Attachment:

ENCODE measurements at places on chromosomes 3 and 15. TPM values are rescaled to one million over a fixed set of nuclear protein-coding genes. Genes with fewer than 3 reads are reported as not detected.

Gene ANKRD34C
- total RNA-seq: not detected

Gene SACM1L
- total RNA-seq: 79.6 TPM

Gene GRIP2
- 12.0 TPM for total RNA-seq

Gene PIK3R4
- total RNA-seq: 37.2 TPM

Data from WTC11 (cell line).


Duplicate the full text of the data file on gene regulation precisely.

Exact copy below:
ENCODE measurements at places on chromosomes 3 and 15. TPM values are rescaled to one million over a fixed set of nuclear protein-coding genes. Genes with fewer than 3 reads are reported as not detected.

Gene ANKRD34C
- total RNA-seq: not detected

Gene SACM1L
- total RNA-seq: 79.6 TPM

Gene GRIP2
- 12.0 TPM for total RNA-seq

Gene PIK3R4
- total RNA-seq: 37.2 TPM

Data from WTC11 (cell line).